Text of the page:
The Church of the Fathers
John Henry Newman's controversial The Church of the Fathers is published here for the first time in more than a century. It contains some of his earliest writings on fourth-century Christianity and is contemporary with the first Tracts of the Oxford Movement and The Arians of the Fourth Century. It was aimed at the general reader and is filled with extracts from the writings of the Church Fathers.
In 1833 the controversial Irish Church Temporalities Bill had been enacted by the British Parliament, a Bill that proposed to abolish ten of the twenty-two sees of the (Anglican) Church of Ireland. Newman accused the State of violating the ancient doctrine of Apostolic Succession, and in this book draws parallels between the situation facing the church in the fourth century and the Anglican church in his day.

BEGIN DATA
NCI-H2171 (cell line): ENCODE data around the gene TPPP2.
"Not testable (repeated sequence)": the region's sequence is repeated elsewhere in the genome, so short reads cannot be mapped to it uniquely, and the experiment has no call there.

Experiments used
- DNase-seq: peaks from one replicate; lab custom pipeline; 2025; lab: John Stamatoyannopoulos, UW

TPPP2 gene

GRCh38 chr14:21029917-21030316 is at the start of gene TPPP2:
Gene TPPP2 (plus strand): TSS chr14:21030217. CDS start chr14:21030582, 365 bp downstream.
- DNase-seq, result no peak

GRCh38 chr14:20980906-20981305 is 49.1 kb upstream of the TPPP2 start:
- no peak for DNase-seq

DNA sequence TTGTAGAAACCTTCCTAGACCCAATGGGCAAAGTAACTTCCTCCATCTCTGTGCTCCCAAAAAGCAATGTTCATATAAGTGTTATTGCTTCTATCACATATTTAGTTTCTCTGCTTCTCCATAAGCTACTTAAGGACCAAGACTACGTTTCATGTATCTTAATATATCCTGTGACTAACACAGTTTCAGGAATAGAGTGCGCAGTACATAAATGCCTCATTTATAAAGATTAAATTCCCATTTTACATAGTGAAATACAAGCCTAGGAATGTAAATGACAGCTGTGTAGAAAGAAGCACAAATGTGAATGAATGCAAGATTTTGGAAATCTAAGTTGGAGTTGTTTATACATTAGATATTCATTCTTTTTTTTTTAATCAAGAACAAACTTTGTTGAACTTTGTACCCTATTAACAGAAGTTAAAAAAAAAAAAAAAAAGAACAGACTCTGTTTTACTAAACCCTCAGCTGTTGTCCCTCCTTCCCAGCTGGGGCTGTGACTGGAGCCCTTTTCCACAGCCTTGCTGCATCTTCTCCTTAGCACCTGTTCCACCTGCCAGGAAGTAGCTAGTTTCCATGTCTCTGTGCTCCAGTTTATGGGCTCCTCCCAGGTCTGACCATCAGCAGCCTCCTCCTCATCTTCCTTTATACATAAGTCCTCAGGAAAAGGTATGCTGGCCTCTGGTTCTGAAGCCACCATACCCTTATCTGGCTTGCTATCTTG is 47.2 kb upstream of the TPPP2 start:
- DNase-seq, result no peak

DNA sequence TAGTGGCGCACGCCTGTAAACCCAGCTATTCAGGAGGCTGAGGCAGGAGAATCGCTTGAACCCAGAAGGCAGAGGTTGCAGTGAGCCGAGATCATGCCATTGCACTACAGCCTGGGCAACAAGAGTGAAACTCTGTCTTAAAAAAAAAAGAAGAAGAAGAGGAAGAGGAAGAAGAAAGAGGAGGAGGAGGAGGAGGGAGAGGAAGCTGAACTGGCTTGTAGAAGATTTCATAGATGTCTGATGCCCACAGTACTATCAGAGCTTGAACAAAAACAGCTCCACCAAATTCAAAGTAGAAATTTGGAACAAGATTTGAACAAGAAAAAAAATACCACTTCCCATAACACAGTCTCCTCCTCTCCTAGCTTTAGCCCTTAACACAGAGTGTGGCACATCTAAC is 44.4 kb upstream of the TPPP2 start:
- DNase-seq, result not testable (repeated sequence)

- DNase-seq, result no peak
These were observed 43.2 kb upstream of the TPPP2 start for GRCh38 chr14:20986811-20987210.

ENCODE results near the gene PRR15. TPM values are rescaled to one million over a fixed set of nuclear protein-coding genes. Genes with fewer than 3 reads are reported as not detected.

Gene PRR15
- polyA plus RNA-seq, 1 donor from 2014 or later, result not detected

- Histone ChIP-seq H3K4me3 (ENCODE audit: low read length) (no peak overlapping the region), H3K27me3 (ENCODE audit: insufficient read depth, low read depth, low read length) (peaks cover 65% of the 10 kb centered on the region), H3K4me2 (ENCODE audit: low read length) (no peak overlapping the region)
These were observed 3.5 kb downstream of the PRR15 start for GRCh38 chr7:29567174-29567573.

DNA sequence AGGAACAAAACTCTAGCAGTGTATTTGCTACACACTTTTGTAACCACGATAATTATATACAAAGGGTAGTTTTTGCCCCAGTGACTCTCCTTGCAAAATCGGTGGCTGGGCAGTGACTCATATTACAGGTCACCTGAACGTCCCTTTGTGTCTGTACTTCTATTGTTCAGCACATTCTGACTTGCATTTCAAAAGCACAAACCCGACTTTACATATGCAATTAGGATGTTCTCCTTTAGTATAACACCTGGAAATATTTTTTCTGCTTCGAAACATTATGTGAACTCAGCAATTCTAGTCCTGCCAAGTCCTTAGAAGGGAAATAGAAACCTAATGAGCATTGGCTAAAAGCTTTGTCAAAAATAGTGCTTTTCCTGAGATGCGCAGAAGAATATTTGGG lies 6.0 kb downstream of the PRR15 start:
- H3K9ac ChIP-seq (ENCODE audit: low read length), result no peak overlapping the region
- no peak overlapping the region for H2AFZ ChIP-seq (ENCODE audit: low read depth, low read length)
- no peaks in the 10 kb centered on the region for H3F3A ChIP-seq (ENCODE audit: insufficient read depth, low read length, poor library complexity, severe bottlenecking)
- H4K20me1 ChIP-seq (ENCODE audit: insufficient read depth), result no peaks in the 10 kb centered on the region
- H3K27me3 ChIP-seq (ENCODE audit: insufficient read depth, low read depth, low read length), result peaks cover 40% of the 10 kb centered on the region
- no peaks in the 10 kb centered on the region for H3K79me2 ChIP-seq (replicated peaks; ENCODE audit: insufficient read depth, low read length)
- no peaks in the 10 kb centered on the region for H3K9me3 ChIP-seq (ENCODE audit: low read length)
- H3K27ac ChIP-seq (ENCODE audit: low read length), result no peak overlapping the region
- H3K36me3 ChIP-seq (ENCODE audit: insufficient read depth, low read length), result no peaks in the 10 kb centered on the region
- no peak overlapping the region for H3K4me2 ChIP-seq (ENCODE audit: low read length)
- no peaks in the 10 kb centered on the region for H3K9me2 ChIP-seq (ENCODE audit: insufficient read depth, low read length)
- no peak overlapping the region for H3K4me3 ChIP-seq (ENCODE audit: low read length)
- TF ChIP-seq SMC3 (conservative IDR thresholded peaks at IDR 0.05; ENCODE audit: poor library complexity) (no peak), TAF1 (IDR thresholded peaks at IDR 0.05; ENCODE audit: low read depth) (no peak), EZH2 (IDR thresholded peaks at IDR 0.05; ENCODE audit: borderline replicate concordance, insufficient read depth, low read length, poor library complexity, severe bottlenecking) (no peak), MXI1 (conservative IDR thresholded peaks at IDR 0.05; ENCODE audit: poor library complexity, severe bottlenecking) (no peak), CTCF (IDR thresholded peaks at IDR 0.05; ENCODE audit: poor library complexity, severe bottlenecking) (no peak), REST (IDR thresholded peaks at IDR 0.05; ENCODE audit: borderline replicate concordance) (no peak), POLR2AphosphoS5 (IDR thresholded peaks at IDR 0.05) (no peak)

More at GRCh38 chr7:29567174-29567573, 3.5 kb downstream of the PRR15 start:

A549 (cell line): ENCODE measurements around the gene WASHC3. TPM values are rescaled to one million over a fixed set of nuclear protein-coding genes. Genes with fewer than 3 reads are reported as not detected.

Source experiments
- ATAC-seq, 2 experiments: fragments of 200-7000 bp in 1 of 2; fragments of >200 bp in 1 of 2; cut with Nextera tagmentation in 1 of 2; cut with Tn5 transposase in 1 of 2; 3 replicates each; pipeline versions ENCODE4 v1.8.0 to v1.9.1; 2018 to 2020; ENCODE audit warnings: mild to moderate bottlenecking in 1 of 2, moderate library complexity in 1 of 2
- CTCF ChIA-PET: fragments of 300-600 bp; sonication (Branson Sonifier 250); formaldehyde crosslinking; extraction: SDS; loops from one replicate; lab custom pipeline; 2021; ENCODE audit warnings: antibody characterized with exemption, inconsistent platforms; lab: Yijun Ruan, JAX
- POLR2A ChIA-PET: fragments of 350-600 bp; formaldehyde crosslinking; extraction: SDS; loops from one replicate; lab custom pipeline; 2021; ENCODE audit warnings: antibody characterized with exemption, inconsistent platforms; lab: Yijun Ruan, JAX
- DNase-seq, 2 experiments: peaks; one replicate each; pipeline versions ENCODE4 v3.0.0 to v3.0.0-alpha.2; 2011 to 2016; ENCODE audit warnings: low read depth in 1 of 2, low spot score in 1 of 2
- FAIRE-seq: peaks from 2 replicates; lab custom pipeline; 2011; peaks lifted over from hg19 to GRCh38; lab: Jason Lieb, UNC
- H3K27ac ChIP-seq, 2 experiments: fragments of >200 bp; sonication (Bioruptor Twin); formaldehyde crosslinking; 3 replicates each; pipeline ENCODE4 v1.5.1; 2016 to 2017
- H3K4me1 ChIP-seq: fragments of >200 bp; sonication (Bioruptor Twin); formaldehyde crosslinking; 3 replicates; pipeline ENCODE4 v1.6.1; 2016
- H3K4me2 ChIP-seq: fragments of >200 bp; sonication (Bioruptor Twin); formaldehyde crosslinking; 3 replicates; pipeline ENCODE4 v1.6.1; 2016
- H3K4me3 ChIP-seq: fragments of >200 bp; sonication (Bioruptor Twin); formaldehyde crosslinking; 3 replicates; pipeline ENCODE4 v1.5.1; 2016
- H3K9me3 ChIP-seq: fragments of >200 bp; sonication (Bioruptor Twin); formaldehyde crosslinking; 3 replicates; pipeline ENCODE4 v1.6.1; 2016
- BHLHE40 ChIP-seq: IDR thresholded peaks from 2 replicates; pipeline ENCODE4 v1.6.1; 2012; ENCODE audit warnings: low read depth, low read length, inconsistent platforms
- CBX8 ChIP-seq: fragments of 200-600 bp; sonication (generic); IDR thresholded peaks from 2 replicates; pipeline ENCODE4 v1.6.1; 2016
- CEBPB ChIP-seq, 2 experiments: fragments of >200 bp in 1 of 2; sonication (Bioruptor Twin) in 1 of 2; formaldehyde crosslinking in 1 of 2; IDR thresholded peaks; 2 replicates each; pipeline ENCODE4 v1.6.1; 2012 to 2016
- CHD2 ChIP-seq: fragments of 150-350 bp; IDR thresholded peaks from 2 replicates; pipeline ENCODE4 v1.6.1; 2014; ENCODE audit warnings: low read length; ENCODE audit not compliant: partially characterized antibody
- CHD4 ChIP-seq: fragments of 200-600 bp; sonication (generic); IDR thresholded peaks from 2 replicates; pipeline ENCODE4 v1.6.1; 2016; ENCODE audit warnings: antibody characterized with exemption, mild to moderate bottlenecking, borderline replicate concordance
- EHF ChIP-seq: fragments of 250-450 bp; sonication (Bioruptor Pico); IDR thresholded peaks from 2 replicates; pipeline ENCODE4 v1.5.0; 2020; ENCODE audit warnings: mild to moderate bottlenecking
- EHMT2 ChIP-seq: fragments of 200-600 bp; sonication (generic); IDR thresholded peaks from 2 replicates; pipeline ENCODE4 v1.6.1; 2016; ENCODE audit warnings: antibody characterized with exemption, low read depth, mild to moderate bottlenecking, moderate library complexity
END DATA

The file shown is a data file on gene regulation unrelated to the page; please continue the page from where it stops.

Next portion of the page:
The material was first written as a series of articles for the British Magazine; these were then revised and published in book form in 1840. Although unpopular with many of the British Establishment, it was popular with fellow Tractarians, who 'found in it for the first time the inspiration of the lives of the Saints, as real and human as if they were still alive, as indeed they were to Newman' (Meriol Trevor). A second edition was published in 1842.